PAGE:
Since the beginning of the Republican primary process, the defining feature of the contest has been Mitt Romney, pollster Scott Rasmussen tells National Review Online. Other candidates have risen and fallen, but the former Massachusetts governor has stayed steady around 25 percent in the polls. As Rasmussen recounts the trajectory of the race, it becomes clear how furious the search for the anti-Mitt has been: “Early on, people were talking about Sarah Palin and Mike Huckabee; then they turned to Mitch Daniels and Chris Christie.” Then, of course, Republicans settled for the candidates who were actually running.
The latest alternative, former Pennsylvania senator Rick Santorum, offers the same strength and the same weakness as those who came before him, Rasmussen argues. His strength? The broad swath of Republicans who yearn for a candidate other than Romney. His weakness? His untested ability to perform in the spotlight. For Santorum to succeed, he’ll need to satisfy two conditions: First, he’ll have to convince voters he can beat President Obama. Second, he’ll have to convince them he can bring change to the White House. The reason Romney has failed to close the deal so far, Rasmussen contends, is that, though Republicans believe he satisfies the first condition, “some aren’t so sure about the second part.” “People want to shake up the political class in Washington,” Rasmussen says. “Some think Mitt is just part of it and wants to run it better.”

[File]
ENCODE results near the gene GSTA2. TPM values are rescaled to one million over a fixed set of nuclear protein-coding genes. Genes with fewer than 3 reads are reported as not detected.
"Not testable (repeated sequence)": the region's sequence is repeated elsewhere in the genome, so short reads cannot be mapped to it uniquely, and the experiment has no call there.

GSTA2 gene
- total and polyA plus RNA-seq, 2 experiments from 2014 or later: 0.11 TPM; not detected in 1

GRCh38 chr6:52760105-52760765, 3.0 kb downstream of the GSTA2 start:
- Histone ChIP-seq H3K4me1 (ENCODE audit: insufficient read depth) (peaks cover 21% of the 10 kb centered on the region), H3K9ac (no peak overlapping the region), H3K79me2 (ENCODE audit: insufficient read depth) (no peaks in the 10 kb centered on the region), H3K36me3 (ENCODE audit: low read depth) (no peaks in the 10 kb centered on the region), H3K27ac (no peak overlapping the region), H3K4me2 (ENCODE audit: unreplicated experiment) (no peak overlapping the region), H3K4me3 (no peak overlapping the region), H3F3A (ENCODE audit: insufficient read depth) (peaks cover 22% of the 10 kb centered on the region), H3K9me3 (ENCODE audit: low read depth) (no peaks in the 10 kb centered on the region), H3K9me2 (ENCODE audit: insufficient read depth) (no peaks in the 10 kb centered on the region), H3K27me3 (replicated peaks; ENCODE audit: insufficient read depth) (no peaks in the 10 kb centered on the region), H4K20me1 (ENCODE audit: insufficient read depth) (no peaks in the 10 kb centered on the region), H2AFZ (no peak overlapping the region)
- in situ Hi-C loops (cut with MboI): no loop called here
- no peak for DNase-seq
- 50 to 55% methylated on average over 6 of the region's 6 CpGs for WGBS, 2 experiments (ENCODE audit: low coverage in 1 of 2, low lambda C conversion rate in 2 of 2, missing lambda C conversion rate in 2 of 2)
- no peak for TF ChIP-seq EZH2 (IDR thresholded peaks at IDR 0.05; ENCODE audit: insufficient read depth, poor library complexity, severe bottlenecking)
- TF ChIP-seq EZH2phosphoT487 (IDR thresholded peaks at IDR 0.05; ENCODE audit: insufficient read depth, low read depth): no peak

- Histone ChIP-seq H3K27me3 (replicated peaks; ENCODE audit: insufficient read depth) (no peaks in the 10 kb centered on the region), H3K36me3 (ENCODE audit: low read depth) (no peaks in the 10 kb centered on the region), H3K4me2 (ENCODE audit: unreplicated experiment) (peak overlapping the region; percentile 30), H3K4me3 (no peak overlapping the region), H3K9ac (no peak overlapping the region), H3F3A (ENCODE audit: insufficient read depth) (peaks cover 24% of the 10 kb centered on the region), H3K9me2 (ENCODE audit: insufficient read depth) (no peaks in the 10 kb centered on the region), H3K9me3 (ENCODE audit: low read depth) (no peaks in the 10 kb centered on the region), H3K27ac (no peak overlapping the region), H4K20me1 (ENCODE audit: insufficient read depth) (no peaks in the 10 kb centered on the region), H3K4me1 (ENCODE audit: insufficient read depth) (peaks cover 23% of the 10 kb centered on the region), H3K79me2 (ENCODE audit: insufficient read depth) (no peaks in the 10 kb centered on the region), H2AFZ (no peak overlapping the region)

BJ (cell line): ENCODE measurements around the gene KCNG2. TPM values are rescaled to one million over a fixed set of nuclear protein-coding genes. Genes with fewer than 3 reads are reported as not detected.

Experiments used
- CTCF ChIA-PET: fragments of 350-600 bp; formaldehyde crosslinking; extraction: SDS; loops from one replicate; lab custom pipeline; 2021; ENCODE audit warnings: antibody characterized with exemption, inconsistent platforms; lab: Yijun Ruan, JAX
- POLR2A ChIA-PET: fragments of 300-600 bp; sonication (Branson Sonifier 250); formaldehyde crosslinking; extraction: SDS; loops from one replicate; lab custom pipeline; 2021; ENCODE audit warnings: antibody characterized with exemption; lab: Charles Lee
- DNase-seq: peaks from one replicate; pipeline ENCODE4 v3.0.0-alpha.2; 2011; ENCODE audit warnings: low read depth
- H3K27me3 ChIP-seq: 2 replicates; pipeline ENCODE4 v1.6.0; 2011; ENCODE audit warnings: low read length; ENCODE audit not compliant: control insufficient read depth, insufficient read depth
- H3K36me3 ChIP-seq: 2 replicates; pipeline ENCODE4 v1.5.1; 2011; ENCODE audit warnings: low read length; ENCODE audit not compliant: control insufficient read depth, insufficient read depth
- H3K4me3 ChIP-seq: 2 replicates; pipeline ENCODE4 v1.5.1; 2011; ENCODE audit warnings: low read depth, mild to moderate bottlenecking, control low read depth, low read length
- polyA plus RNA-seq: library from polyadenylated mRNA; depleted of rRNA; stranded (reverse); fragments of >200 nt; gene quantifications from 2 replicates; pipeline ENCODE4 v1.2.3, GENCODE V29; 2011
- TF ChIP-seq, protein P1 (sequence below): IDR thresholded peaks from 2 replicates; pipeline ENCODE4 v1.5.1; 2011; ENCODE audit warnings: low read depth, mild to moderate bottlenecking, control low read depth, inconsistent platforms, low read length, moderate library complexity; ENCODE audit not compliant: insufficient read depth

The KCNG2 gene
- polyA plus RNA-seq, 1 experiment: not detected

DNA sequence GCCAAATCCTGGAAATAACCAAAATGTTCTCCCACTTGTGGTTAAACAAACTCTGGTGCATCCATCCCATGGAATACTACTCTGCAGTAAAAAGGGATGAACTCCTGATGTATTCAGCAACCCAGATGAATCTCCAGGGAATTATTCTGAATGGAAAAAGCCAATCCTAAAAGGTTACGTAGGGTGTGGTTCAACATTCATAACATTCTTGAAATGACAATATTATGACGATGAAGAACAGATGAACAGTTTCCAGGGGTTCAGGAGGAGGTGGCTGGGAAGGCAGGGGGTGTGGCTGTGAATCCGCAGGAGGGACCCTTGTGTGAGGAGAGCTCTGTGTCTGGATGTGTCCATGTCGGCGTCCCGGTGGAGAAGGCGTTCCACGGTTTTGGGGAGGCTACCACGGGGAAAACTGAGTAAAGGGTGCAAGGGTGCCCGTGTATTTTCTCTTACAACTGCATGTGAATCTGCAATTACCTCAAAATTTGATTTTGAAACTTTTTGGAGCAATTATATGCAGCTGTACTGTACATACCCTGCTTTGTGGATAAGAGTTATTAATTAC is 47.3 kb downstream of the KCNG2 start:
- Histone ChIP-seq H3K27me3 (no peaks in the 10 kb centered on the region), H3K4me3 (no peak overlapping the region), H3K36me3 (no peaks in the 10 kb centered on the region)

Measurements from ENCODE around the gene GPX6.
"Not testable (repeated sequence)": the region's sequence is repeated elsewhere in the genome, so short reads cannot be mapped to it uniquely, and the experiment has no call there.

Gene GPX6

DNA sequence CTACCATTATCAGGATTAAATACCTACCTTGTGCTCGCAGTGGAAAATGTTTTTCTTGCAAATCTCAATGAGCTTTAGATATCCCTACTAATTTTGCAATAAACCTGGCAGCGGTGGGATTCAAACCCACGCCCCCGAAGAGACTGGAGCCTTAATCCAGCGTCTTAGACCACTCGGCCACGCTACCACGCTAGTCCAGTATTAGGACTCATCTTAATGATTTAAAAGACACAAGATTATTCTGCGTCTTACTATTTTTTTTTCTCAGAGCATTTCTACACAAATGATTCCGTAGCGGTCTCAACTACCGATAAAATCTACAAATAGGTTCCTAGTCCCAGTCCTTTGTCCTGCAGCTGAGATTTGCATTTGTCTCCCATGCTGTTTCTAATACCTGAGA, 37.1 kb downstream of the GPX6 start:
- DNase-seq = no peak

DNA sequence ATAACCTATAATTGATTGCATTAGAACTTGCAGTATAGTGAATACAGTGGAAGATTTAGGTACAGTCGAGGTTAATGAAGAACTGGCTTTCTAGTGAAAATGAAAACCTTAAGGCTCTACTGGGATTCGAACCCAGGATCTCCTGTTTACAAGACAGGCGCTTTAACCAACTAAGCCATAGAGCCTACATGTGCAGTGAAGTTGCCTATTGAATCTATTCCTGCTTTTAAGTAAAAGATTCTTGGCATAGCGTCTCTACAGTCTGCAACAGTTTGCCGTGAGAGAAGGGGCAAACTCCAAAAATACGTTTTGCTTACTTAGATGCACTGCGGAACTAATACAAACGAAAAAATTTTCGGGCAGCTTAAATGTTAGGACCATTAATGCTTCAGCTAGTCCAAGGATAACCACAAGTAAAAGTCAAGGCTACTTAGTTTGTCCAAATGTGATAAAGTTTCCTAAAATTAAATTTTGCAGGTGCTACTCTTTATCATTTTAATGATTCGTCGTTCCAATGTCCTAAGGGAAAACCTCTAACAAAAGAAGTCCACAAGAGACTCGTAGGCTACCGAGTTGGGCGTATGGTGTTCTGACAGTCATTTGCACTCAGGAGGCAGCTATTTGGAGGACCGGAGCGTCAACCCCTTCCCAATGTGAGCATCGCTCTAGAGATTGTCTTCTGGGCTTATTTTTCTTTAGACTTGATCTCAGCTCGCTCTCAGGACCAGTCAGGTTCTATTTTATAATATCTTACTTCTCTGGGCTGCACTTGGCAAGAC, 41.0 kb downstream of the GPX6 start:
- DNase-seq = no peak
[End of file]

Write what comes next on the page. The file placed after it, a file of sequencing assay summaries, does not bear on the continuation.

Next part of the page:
Keep reading this post . . .